Well, like most edge-of-our-seats fans, I was a little surprised to see David Price out in the bullpen already throwing in earnest by the fourth inning. Even more surprised to see him brought into the game with RA Dickey seemingly cruising along, one out from getting his first post-season win and the Jays up by 6. RA looked understandably upset in the dugout as he saw Shin Shoo Choo lob a lazy flyball off Price to end the inning. And no matter how he phrased it in post-game scrums, one has to believe he’s a little upset that anyone in years to come will look at the boxscore and see that “W” beside Price’s name when it was he who put the Jays in a spot where they could relax a bit and necessitate a Game 5.
The move made little sense to me. Now, had they gone with Price on short-rest as the starter and had Dickey ready to go in the ‘pen, I might have understood. After all, Price is the “ace” and although he’d have been on short rest, he had 11 days off prior to the Thursday game so he could have soldiered through six innings or so. That move, although I’m not sure I would have agreed, would have made some sense since statistically Price is the man, ahead of Dickey and because it seems like Dickey usually gets in trouble early. How many times have we seen him cough up two or three easy runs in the first only to settle down and put up a string of zeroes later in the game? The obvious problem there is that if that had happened yesterday, by the time Texas put three across the plate they would have had the momentum, roaring crowd and a string of zeroes through subsequent innings might not have been enough for the Jays to get back in it. But none of those scenarios had occurred; Dickey seemed strong and effective.
Of course, I was really looking at it from the wrong angle. It wasn’t a move to embarrass Dickey or based on a lack of confidence in him. Quite the opposite. The pitching change was a move from a manager who could breathe a sigh of relief in having an excuse not to let Price take the mound on Game 5 and still be able to save face. No matter what they say, the Jays didn’t pull Dickey because they were worried about him tiring (78 pitches in) or about Choo hitting a homer and narrowing the lead to 7-3. They did it because they were nervous about the prospect of having Price pitch the most important game of the year, so far; nervous he’d blow it and equally nervous of a “spitstorm” of backlash should they have decided to go with Stroman ahead of a rested Price on Wednesday and the result not be a decisive win.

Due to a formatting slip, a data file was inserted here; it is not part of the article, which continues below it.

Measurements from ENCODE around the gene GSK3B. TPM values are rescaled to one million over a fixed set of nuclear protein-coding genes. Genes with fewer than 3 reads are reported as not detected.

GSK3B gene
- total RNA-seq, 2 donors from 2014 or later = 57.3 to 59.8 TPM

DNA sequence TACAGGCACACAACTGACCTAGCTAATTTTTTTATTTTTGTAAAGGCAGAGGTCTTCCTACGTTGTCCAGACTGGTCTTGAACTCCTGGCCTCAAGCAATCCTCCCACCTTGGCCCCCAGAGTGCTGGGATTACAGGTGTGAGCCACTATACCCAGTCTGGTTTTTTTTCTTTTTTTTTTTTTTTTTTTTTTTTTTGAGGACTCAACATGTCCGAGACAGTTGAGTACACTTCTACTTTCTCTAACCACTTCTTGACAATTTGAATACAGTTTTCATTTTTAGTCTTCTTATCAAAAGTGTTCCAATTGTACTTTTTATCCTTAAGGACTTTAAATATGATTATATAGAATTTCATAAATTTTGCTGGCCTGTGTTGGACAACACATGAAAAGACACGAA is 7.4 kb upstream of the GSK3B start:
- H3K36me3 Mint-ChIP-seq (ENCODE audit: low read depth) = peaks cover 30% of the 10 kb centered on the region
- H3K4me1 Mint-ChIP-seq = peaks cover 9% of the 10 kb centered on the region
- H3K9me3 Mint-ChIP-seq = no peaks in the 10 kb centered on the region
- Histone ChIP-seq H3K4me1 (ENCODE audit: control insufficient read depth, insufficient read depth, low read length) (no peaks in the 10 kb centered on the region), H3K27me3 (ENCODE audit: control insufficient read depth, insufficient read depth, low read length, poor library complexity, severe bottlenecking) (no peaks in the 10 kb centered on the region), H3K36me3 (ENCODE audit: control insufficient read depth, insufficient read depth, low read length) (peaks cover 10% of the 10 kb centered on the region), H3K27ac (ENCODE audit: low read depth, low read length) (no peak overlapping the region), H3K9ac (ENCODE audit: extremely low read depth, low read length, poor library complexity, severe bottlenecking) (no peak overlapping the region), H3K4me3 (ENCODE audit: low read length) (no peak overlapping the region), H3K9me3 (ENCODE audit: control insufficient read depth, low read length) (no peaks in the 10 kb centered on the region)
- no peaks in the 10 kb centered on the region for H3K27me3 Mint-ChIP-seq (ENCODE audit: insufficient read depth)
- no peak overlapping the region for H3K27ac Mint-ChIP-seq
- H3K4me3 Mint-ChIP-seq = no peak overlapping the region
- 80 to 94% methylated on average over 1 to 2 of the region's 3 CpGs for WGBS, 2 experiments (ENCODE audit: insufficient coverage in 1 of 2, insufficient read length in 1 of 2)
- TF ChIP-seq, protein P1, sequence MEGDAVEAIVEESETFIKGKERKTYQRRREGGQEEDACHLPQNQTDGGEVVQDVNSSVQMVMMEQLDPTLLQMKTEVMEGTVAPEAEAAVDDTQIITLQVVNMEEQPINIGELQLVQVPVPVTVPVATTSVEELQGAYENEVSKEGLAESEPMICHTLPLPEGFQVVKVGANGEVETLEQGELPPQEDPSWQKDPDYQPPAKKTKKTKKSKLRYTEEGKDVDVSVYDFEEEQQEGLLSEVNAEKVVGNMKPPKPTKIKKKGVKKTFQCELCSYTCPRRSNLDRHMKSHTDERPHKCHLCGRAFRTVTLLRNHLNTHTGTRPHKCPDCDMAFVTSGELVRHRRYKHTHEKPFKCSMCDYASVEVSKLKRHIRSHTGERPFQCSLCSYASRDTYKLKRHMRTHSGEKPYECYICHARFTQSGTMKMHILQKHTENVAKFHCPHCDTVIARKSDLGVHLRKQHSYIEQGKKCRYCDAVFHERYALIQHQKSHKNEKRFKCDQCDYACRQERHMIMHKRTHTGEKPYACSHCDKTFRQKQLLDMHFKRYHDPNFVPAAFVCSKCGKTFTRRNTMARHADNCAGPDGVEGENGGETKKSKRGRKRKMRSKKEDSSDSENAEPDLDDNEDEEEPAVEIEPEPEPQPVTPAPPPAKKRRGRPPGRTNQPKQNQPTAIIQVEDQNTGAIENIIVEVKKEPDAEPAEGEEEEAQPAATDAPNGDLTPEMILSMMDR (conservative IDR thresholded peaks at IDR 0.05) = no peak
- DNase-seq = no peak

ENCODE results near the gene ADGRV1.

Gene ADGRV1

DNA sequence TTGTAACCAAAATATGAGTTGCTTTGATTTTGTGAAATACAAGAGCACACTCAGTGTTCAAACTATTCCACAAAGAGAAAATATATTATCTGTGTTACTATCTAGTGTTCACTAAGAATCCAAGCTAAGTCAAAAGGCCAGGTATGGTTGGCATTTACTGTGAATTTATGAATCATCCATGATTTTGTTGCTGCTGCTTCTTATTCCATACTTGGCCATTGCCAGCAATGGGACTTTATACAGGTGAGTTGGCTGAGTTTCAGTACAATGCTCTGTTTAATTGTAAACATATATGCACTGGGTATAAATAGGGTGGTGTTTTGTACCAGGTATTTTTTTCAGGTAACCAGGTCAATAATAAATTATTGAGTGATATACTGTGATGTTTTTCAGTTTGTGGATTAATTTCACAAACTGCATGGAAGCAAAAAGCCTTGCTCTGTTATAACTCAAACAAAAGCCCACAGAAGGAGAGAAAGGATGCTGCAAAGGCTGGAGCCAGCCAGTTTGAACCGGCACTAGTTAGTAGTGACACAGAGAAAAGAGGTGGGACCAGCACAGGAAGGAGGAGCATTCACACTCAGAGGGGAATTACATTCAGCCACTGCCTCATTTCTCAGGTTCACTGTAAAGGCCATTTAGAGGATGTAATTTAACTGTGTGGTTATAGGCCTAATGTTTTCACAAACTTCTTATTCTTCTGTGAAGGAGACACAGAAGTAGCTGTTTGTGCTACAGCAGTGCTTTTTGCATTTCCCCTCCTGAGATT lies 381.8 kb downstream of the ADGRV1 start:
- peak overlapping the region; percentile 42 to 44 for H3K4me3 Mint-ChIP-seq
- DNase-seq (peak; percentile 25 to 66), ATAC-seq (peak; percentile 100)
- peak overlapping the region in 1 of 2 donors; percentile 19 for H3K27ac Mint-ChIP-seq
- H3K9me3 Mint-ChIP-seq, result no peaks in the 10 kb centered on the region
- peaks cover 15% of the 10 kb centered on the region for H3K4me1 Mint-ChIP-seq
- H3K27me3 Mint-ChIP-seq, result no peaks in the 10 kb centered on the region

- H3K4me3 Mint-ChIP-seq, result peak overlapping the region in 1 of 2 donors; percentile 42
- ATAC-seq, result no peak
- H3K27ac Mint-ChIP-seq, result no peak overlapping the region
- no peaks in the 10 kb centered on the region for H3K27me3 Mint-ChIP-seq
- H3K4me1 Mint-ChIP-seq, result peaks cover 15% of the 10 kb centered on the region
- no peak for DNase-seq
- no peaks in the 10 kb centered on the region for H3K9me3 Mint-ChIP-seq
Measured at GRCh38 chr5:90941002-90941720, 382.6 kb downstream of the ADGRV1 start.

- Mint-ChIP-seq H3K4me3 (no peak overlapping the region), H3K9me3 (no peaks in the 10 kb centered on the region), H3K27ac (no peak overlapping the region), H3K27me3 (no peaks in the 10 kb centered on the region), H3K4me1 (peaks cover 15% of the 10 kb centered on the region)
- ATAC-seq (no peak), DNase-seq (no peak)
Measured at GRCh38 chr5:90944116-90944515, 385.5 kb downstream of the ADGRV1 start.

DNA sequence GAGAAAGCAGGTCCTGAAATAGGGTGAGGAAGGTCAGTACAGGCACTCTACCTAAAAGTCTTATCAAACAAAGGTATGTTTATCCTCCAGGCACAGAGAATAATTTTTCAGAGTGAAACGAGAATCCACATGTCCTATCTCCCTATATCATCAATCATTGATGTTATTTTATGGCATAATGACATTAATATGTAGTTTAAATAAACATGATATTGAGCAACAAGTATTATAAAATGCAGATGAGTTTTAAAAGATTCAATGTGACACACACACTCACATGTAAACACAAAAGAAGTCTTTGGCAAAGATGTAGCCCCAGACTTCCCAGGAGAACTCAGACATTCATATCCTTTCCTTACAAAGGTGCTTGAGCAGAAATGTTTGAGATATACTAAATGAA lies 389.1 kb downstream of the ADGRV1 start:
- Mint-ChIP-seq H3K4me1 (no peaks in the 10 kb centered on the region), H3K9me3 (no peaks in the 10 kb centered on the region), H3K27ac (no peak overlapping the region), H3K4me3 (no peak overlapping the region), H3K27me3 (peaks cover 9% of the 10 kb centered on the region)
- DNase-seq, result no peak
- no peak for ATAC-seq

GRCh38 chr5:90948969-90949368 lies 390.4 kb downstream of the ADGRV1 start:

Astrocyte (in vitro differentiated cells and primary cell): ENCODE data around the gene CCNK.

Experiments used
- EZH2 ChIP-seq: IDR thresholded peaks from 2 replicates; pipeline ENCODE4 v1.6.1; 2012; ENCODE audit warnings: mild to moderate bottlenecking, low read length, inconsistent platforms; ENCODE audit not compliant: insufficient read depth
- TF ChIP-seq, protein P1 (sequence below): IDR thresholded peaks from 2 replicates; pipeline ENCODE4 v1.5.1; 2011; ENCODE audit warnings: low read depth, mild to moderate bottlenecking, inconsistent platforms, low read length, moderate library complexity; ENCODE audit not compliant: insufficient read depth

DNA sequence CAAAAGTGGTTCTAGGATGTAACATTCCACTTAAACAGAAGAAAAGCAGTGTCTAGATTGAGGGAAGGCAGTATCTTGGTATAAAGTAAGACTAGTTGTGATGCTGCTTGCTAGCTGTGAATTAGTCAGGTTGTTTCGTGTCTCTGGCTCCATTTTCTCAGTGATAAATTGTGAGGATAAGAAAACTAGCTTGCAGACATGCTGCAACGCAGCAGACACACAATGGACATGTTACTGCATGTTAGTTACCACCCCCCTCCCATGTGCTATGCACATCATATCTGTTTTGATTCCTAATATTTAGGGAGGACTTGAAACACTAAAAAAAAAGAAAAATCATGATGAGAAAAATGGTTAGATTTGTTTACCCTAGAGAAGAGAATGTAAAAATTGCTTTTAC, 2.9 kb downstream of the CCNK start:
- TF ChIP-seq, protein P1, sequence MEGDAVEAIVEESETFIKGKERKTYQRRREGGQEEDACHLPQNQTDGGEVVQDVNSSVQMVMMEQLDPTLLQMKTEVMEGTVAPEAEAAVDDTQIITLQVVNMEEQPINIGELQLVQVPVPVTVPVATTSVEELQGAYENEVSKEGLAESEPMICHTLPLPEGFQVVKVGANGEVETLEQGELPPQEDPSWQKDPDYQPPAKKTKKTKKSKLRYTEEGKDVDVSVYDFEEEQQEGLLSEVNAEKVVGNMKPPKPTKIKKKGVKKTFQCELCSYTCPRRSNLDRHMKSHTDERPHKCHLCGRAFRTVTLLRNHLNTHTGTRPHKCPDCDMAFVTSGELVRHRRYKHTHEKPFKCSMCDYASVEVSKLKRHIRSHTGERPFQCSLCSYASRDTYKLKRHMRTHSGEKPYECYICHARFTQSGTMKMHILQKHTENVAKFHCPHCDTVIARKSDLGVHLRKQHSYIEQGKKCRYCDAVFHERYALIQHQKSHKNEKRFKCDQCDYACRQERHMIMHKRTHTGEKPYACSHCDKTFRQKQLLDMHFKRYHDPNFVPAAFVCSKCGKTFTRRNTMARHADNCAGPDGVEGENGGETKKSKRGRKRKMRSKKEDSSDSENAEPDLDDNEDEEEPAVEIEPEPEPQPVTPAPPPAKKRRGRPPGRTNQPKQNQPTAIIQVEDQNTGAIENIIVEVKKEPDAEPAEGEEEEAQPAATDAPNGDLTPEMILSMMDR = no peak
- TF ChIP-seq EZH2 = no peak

Looking at it that way,it was a clever move. Make no mistake about it- Price is the best pitcher on the Jays staff right now. Also be sure that the Blue Jays wouldn’t be playing now had they not made the trade for him. If in doubt of that, look at how effective Matt Boyd (who was in the rotation before he was traded for Price) or Randy Wolf (the next logical choice for Toronto to turn to had they given up on Boyd, based on Wolf’s performance in the minors) were in the final two months for Detroit. (To refresh your memory, Boyd was 1-4 with a 6.57 ERA in ten starts for the Tigers; Wolf was 0-5, 6.23 in 8 appearances there.) Price’s dominating 9-1 record as a Blue Jay, not to mention the benefit in giving the bullpen a bit of rest and adding confidence to the clubhouse, was the reason the team bolted ahead of the Yankees in the stretch and are where they are.
But… make no mistake either that he wasn’t the man to take Toronto to the ALCS this time. First, he’s always struggled against the Rangers. In 11 career regular season games with them, he’s 3-4 with a personal worst 5.15 ERA. His weak outing in game 1 suggests they still seem to have his number. Second, he’s always struggled as a starter in the post-season. Prior to yesterday, his record as a starting pitcher in the playoffs was just 1-6 with a lofty 4.79 ERA and an opponents’ average of .260. Compare that to a 3.09 ERA and .233 average during the regular season. So combine the two and you understand why the Jays would be nervous about handing him the ball in a game against Texas that could end their dream season. This wasn’t about Toronto not trusting RA Dickey to get Choo out or give a couple more innings yesterday, it was about having enough breathing room in the game to risk putting Price in it and having a good excuse to not use him tomorrow.
Gibbons might not admit that much, but he did point out he thought it was “pretty good strategy, it wasn’t a popular one…it’s all about winning.” that it is and in this unusual case, assuring their “best” pitcher can’t pitch in the decisive game is indeed pretty good strategy!